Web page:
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Because of the removal of lead from most gasoline sold in th e United States, lead emissions have decreased 98% since 1970. As a heavy metal, le ad accumulates in the body tissue, including blood and bones. For children and pregnant women, low levels of lead can affect the central nervous system. At higher levels, neurological damage such as seizures, mental retardation and behavioral disorders can appear in adults. The EPA also sets national air quality standards for sulphur dioxide (502 ) because it is a major cause of lung disease and acid rain. However, only a small amount of the total 502 em issio ns come from transportation, with the majority being emitted by coal-burning electricity generation plants. B. Comparing Pinellas County Air Quality to National Standards Table 1 summarizes for each air pollutant: its contributing causes, national air quality standards, recent measurements in Pinellas County, and priority as a critical air quality issue i n this area. The remainder of this section compares the leve ls of each pollutant found in Pinellas County air to the national standards. Ozone Because it involves the mixing of large volumes of air in the atmosphere, ozone levels are generally fairly consistent across an airshed. A rece nt emission inventory of Pinellas County indicated that on-road vehicles account for over 40 percent of the VOC and over 50 percent of the NOx emissions. Figure 1 depicts ambient ozone readings at three monitoring locations for the three years 1991 through 1993. While it has been several years since Pinellas County experienced a violation of the national standard of 120 parts per billion (ppb), not to be exceeded more than one hour per year, the margins safety are very modest. As indicated, over the three year period, maximum readings have ranged between 85 ppb and 115 ppb -a narrow margin indeed. With the stochastic nature of ozone formation, including the influence of weather and atmospheric variability, this narrow margin dictates that the County place a major level of importance on continuing to control ozone precursors. 10

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Pollutant Grou n d-Level Ozone Nitrogen Dioxi de (N02 ) Parti c u late M atter (PM-10) Carbo n Monoxide (CO) Sulphur Dioxide (S02 ) Lead Source: T a ble 1 National Amb i e n t Air Qu a lity S tand ards C o ntrib uting Factors EPA Standard M a x im u m Readings Rank of in Pi n ellas Co unty Severi ty (1991-1993) MiXing of volati l e 120 ppb 85-115 ppb 1 organic compoun ds ( 1-hour) ( 1 -ho ur) (VOCs) and oxides o f n i trogen ( N O,) with sunlight Evaporation of 0 05 ppm 0 0 1 4 ppm 2 gasoline or d iesel fuel a t (annual mean) (an nual mean) gas pump Unbu r ned fuel from automobile tailpip es Emi ssions from 150 microg r ams/ 100 micrograms/ 3 diesel-powered vehi cles cubic meter cubic meter Burnin g o f fossil fuels (24-hour) (24h our) for manufactu r ing and 5 0 micrograms/ 20-30 electrtc i ty ge nerati on cubic meter micrograms/ cubi c (an nual mean) meter (an nual mean) Emissi ons from 35 ppm 8 ppm 4 a ulomobile tailpip es (1-hour) (1-hour) 8 ppm 5 ppm (8-h0ur) (8-hour) Coal-burning for 0 5 p p m 0.25 p p m 5 e l ectricity generation (3-ho ur) (3-hour) 0.03 ppm 0 005 015 ppm (annual mean ) (annual mean) Emissions from 1 5 m i crograms/ 0 007 micrograms/ 6 automotive tailpipes cubic meter cubic meter when fuel c o ntains lead (qua rt erly mean ) ( q uarterly mean) addit i ves Battery manufacturing plants Non-ferrous smelter s P i n e llas County Department of Environmental Managemen t and Center for Neighb orhood Technology. 11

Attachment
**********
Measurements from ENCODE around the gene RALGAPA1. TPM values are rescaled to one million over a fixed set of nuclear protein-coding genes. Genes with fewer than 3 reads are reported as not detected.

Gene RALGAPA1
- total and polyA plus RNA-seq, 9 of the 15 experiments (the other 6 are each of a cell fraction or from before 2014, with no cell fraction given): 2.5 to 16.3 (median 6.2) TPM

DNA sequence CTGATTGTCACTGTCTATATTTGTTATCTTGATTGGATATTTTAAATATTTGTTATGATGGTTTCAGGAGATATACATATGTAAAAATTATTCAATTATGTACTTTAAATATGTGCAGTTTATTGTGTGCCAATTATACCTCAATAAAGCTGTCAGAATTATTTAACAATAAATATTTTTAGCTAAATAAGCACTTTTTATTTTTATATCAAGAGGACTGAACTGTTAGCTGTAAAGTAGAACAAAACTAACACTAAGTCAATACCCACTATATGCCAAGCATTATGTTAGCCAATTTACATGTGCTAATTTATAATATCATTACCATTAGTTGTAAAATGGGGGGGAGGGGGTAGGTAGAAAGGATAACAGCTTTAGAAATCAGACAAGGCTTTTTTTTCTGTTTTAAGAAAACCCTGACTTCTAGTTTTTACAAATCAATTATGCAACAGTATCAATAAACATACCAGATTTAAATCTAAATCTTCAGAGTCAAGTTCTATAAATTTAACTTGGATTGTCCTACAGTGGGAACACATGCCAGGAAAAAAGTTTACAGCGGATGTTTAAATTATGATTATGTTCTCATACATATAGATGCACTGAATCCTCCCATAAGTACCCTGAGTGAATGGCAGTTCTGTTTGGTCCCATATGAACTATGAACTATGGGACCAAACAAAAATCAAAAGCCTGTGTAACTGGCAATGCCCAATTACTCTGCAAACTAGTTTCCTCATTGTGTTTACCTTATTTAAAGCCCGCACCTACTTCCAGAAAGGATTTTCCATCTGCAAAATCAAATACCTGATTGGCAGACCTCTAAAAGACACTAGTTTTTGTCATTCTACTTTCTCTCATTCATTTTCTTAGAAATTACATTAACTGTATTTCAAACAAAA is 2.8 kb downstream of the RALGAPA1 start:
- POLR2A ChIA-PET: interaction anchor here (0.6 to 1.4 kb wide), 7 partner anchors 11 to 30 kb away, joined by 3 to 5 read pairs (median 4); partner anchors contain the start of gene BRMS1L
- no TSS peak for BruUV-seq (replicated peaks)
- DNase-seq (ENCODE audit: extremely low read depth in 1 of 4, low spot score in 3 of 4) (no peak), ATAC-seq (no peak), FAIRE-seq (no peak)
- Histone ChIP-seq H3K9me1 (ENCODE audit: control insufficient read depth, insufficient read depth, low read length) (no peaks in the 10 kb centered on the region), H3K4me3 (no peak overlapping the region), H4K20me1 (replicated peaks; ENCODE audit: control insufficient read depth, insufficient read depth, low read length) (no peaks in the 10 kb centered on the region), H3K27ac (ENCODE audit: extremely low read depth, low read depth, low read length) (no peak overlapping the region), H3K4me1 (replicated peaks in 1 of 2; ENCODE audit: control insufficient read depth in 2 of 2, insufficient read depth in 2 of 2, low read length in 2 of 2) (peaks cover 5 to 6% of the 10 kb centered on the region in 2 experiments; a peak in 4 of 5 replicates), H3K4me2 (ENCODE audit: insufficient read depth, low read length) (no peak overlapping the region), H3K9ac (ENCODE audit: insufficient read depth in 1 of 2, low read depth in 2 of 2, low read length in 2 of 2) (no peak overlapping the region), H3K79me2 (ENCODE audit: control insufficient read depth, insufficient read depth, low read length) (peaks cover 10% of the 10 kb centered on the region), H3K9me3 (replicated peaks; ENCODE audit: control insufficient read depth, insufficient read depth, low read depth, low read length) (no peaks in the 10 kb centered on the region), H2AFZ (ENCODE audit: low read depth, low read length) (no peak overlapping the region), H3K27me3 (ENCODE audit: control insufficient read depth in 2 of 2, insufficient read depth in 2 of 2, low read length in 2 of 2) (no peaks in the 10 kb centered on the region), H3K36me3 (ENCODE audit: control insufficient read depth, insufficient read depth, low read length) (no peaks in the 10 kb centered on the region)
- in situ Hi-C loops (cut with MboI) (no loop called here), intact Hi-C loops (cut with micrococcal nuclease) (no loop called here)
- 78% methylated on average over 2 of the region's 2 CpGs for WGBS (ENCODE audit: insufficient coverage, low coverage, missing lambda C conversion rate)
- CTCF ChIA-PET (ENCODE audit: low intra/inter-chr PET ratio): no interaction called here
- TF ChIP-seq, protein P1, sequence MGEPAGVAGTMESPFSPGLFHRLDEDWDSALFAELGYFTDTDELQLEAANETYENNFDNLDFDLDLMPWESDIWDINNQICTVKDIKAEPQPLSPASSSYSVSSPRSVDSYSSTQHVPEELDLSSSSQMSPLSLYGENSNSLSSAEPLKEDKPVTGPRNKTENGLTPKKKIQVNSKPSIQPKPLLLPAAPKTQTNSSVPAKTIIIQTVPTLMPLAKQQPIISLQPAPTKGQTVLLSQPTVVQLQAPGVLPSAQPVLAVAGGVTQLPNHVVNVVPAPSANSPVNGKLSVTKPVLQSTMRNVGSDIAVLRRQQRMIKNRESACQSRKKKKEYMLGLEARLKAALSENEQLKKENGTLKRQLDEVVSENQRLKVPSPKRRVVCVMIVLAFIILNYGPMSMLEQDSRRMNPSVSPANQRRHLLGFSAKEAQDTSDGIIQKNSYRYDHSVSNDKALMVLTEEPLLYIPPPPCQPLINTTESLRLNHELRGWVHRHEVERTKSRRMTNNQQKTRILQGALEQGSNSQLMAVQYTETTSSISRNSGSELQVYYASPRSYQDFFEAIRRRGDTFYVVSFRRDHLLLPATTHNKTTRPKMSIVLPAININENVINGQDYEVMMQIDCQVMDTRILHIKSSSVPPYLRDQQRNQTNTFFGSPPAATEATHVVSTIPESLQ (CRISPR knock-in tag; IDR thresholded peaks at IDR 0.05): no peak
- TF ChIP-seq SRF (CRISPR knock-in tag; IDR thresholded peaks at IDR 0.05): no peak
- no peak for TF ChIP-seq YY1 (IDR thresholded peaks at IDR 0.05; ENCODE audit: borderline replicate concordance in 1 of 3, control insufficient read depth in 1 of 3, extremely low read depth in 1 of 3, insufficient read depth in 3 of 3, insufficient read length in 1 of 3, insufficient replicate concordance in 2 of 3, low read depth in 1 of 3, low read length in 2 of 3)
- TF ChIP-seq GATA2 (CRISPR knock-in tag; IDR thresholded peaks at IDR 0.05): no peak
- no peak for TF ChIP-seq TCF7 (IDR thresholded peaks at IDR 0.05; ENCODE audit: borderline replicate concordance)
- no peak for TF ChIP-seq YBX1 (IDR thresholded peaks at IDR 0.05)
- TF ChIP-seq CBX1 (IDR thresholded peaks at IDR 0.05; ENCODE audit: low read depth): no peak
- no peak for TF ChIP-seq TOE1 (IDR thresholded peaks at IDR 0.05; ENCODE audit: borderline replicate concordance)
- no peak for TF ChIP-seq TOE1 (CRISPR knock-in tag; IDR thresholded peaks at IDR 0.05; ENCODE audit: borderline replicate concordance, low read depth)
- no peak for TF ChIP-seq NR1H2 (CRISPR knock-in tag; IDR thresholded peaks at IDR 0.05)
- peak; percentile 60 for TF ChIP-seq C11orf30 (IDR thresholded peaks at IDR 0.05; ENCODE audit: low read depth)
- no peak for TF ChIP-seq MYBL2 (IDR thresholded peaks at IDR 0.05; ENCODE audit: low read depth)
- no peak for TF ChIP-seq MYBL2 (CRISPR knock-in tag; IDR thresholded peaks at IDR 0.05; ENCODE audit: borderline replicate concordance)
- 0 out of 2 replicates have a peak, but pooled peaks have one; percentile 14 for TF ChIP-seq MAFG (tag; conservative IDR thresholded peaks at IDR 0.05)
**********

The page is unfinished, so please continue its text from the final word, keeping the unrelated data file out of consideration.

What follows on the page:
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Nitrogen Dioxide The standard is set at an annual arithmetic niean of 0.05 parts per million (ppm), whi le readings at the County's monitoring site have been c onsistently in the 0.014 ppm range (annual arithmetic mean) for the past three years. See Figure 2. However Pinellas County set its own more stringent NO, emissions cap when demonstrating in the 1990 Ozone State Implementation Plan (SIP) Inventory that it had achieved attainment of NAAQ S. The sli m margin of incremental growth for NO is of great concern. Although N O 2 levels in Pinellas County are far below the national standard, NO, Is a surrogate for tracking the emissions of nitrogen for the purpose of ozone formation. Carbon Monoxide Transportation sources are reported to account for over 98 percent of all carton monoxide (CO ) emiss i ons in Pinellas County. Ambient CO levels are depicted i n Figures 3 and 4 These are compared to the 1 hour maximum of 35 ppm and to the 8 hour maximum of 9 ppm. The ambient levels of CO are well below the standards prescribed in the NAAQS The highest reported 1-hour concentration of 8 ppm compares to the standard of 35 ppm. The highest 8-hour average concentration of 5 ppm compares to the 8-hour standard of 9 ppm. Particulate Matter (PM-10) Ambient l evels of PM-10 are depicted i n F i gures 5 and 6. The 24-hour maximum readings and the annual arithmetic averages are well below the NAAQS The 24-hour read i ngs of PM-10 are approaching two-thirds of the nat i ona l standard For the annua l arithmetic average, wh i ch has a standard of 50 milligrams per cubic meter readings of 20 to 30 have been typ i cal over the last few years Since one of the sources of particulates i s diesel fuel combustion, the potential for alternative fueled transit vehicles is notable. 12